The first public impeachment hearings began with an attempt to keep the whistleblower’s identity secret.
The first public impeachment hearing into President Donald Trump began Wednesday with arguments over whether or not to out a whistleblower.
House Intelligence Committee Chairman Adam Schiff began the hearing with his opening statements, saying that the president’s July 25 phone call with Ukraine’s president was an impeachable offense and questioning whether Trump was trying to “exploit” the country’s “vulnerability” for his own personal gain. The inquiry, which is based on an August whistleblower complaint, has received pushback from Republicans who have voiced support for being able to question the person behind the complaint.
Arguments broke out after opening statements about who the whistleblower is and whether House members will be able to question the person. Republican New York Rep. Elise Stefanik announced a point of order before hearing from two witnesses. She noted that “only one member and their staff on this committee has direct knowledge of the identity of the whistleblower” and wondered if Schiff would be preventing witnesses from answering members’ questions as he had “in the closed-door depositions.”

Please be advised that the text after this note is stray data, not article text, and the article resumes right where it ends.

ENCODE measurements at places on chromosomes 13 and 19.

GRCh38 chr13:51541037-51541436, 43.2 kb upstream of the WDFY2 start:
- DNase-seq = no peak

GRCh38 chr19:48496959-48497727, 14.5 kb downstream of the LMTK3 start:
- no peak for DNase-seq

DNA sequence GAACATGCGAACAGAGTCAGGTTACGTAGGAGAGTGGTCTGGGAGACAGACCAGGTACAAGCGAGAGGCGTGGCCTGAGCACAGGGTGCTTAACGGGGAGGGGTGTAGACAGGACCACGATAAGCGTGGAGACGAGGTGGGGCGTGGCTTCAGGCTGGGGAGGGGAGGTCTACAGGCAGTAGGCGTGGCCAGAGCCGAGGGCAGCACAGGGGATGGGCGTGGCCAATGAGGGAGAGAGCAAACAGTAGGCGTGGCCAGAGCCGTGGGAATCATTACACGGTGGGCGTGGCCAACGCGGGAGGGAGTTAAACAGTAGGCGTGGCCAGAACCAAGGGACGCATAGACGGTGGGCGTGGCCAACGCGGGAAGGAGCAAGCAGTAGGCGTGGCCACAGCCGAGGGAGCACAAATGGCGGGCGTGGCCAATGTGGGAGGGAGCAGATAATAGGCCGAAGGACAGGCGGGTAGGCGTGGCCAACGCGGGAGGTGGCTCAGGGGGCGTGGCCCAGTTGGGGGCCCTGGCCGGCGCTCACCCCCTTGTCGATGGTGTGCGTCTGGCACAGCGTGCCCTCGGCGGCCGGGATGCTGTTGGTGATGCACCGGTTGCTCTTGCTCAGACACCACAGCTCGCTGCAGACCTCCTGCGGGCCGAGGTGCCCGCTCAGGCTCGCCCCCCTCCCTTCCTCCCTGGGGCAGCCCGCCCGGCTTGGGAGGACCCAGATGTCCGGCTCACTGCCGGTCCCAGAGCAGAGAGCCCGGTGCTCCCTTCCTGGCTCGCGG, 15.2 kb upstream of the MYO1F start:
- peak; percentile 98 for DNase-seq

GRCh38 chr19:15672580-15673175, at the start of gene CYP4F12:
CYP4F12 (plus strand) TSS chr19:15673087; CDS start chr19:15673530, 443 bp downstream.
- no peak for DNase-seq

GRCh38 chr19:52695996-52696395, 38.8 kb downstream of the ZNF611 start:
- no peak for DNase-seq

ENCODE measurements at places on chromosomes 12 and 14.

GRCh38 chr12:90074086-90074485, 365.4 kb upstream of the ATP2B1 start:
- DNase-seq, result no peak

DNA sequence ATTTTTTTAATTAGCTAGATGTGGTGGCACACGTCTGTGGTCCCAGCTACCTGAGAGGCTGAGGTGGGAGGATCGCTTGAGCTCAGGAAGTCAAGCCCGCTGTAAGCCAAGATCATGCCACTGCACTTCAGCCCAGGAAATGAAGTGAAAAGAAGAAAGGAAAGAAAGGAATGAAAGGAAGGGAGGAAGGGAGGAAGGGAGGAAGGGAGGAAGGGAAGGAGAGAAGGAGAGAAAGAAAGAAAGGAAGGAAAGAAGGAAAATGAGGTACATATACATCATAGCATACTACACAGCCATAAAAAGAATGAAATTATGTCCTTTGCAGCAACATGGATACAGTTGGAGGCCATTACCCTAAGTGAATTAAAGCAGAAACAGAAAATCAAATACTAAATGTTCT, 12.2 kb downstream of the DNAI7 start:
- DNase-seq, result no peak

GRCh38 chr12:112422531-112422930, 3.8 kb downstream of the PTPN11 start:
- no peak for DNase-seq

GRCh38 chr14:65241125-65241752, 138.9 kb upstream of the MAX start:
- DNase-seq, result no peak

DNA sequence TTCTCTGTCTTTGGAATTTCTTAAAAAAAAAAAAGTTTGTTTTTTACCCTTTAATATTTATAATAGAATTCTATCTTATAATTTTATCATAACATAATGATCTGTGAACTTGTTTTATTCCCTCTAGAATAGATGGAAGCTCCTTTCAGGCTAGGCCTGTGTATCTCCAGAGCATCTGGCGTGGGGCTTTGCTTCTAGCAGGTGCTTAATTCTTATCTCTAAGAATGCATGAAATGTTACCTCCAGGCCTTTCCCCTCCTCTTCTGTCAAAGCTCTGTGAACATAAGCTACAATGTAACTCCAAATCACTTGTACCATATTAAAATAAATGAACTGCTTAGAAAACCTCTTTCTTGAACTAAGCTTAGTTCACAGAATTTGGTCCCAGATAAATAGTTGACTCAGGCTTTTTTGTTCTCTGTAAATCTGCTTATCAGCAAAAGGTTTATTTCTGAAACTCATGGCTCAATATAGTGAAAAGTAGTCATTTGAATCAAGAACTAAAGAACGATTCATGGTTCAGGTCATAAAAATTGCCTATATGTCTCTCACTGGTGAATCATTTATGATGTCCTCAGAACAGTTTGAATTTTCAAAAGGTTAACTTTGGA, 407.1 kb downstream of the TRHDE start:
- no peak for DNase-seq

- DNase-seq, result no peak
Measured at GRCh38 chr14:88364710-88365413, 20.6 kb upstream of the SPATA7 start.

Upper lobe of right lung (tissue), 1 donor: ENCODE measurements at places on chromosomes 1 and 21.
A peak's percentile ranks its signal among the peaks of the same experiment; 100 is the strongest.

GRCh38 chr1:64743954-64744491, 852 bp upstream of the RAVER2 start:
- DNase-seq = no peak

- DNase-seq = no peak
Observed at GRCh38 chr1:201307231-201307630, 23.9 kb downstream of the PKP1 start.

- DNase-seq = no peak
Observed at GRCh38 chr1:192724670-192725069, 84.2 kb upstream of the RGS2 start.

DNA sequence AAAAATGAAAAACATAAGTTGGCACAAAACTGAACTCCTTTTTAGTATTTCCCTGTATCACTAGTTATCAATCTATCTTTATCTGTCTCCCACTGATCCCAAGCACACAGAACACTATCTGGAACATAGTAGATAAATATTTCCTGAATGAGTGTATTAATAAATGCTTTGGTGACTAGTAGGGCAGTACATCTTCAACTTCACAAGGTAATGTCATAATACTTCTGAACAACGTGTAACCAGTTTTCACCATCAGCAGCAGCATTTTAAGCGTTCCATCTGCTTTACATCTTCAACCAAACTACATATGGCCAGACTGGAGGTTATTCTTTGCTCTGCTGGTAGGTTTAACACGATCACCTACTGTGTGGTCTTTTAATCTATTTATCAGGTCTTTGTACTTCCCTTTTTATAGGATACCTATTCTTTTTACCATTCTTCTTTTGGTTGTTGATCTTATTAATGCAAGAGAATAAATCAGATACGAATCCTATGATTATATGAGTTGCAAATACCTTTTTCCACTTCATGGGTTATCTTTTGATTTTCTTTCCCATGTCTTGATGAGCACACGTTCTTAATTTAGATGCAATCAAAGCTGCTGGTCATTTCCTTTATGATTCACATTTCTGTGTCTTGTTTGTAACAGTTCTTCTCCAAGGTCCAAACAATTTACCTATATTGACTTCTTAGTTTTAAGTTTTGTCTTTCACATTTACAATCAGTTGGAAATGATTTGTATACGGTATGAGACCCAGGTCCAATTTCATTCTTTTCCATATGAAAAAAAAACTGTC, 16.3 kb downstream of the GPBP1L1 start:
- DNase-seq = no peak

Schiff pushed back on Stafanik’s questions, asking her to suspend her commentary and saying that the committee “will not permit the outing of the whistleblower.” The California Democrat said he would “intervene” if questions about the identity of the person came about.
“You asked a parliamentary inquiry I am responding,” Schiff said. “For point of order, I am responding. We will not permit the outing of the whistleblower and questions along those lines, counsel, will inform their clients not to respond to. If necessary, I will intervene, otherwise, I want members to feel free to ask any questions they like.”
As Schiff replied, Republican Rep. Mike Conaway of Texas began to make an argument about naming the whistleblower. The two congressmen went back and forth, interrupting each other as each tried to make their point.
“Mr. Chairman, I’m responding to the gentlewoman’s point of order,” Schiff said as Conaway was trying to make a motion.
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